Story by Francie Szostak
Photography by Joe Laedtke
The kitchen is a magical space to a child, full of bubbling pots and yummy smells. A place where ingredients, purchased from the store, local farmers market or grown in the garden, are turned into a whole new creation.
It is not often, though, that children are invited into the kitchen to help with this transformation. With the fast-paced lives of many of today’s families, it is often an accomplishment in itself just to find time to sit down and have a meal as a family. To many parent cooks, the thought of allowing kids to be active participants in creating a meal is just not practical.
Cooking and creating in the kitchen is the perfect place to chat with kids about nutrition, seasonality and where our food comes from.
While a hurried weeknight dinner might not be the best time to include children, parents should consider doing so when time allows. Besides being a great way to bring families to the table, the kitchen is a natural space for learning to take place.
As children cook, they are gaining invaluable experience: practicing math while measuring and counting out ingredients; learning culture as they try family recipes and food from around the world; and improving patience, teamwork and their ability to follow directions as they work to prepare a meal. Talk about sensory-based learning!
Cooking and creating in the kitchen is the perfect place to chat with kids about nutrition, seasonality and where our food comes from. The difference between “everyday” and “special occasion foods”. Why we see different produce at the farmers market throughout the year.
Picky appetites also seem to vanish when kids have a hand in creating what they are eating. Just like with growing their own food, children are far more apt to consume dishes they have helped prepare. As children are mixing and stirring, they are developing a sense of pride for the dish they are creating, as well as anticipation to try out their masterpiece. If a child has an active role in cooking it, a frittata filled with greens and goat cheese will disappear before your eyes!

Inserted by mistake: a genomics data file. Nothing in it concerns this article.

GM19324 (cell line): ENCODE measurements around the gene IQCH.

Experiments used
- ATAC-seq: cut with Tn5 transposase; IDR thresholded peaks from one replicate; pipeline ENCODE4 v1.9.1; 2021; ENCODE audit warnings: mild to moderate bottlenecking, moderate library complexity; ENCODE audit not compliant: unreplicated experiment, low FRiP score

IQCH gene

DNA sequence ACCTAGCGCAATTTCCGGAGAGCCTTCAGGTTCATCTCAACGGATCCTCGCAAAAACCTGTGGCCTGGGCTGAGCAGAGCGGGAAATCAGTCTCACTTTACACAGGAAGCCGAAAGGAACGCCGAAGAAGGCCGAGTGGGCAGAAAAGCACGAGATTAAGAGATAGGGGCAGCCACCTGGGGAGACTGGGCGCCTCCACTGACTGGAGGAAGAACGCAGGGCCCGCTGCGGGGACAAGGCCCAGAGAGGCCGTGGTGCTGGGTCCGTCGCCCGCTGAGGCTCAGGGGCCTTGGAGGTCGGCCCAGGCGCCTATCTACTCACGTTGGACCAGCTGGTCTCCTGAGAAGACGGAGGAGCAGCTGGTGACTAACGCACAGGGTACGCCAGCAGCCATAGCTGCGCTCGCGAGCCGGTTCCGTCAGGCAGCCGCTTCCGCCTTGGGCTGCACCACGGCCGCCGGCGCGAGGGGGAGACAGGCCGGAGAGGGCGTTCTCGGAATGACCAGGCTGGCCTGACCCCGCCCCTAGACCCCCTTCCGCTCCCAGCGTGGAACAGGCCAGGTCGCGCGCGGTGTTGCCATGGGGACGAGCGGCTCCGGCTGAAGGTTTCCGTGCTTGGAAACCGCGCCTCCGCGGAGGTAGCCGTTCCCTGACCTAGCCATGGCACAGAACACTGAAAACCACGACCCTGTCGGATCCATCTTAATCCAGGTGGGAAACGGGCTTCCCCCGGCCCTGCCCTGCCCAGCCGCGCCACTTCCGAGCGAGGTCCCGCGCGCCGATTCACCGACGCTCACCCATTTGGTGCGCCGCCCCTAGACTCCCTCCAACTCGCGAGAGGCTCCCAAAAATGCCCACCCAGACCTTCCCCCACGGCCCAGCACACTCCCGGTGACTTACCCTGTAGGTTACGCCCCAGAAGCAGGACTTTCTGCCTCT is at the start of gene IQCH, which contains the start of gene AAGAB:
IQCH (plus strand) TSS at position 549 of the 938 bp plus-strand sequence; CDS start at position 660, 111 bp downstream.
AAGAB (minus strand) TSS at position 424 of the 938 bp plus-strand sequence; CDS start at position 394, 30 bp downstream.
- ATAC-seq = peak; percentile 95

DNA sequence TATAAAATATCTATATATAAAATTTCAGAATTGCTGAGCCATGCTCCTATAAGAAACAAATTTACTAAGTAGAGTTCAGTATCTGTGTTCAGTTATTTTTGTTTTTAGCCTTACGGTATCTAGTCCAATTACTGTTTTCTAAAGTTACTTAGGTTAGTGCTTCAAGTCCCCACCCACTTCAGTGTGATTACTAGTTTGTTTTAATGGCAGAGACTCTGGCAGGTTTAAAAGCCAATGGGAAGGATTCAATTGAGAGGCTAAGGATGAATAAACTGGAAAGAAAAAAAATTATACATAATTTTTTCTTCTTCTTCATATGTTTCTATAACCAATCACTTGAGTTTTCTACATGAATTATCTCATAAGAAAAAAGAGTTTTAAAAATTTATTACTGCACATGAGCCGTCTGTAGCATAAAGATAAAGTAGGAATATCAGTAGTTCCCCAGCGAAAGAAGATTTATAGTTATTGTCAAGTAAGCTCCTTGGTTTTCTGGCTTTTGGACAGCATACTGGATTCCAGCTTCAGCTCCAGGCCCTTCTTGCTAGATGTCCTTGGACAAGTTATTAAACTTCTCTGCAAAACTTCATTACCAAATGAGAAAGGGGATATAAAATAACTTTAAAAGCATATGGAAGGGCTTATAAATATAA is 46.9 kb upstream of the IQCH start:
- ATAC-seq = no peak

Getting the kids involved
Choosing the right tasks for children to participate in will make the process that much more enjoyable for all. Below are common recipe steps broken down in appropriate tasks by age level.
- Cracking eggs
- Tearing leaves for salad
- Rolling balls of dough with hands
- Creating a tossed salad
Elementary School Age:
- Husking corn
- Greasing pans
- Mashing potatoes
- Grating cheese
- Spreading icing or batter onto a pan
- Slicing larger veggies
- Beating eggs or cream
- Measuring out ingredients
- Fine chopping
- Kneading dough
- Meal planning
- Calculations for doubling recipes
- Rinsing and washing produce
- Call out Recipe ingredients or steps
Tips for parents to remember while cooking with kids
Choose the right time:
Avoid a frenzied weeknight dinner and perhaps choose a weekend or relaxed afternoon.
Choose a time when both the adult and junior chef are well rested. No one likes a crabby cook!
Children must learn what is not safe to touch in the kitchen. Give frequent reminders that stove tops are hot and knives are sharp!
Establish kitchen rules like washing hands and no running or turning knobs.
It is inevitable. Children are not going to be neat in the kitchen. View the extra cleanup as a worthy exchange for the family experience gained.
Mistakes happen. Be patient and encourage children try again. No one cracks an egg perfectly on the first try!
Family Friendly Recipes
While cooking with kids often brings to mind images of smiley face pancakes and anything covered in ketchup, there are actually plenty of more complex (and healthy) recipes for kids and parents not only to create, but also to enjoy eating together. Parents are often surprised to discover there are many tasks in their favorite “adult” recipes that children can help out with.
Here are two seasonal recipes with certain steps indicated for youth participation:
Francie Szostak is the Education Coordinator for Wellspring Organic Farm and Education Center. Through Wellspring’s programs, her goal is to provide opportunities for the local community to experience and connect with where our food comes from. When not snacking in the cherry tomato patch, Francie can be found enjoying local food, music, the outdoors and embracing the culture of Milwaukee.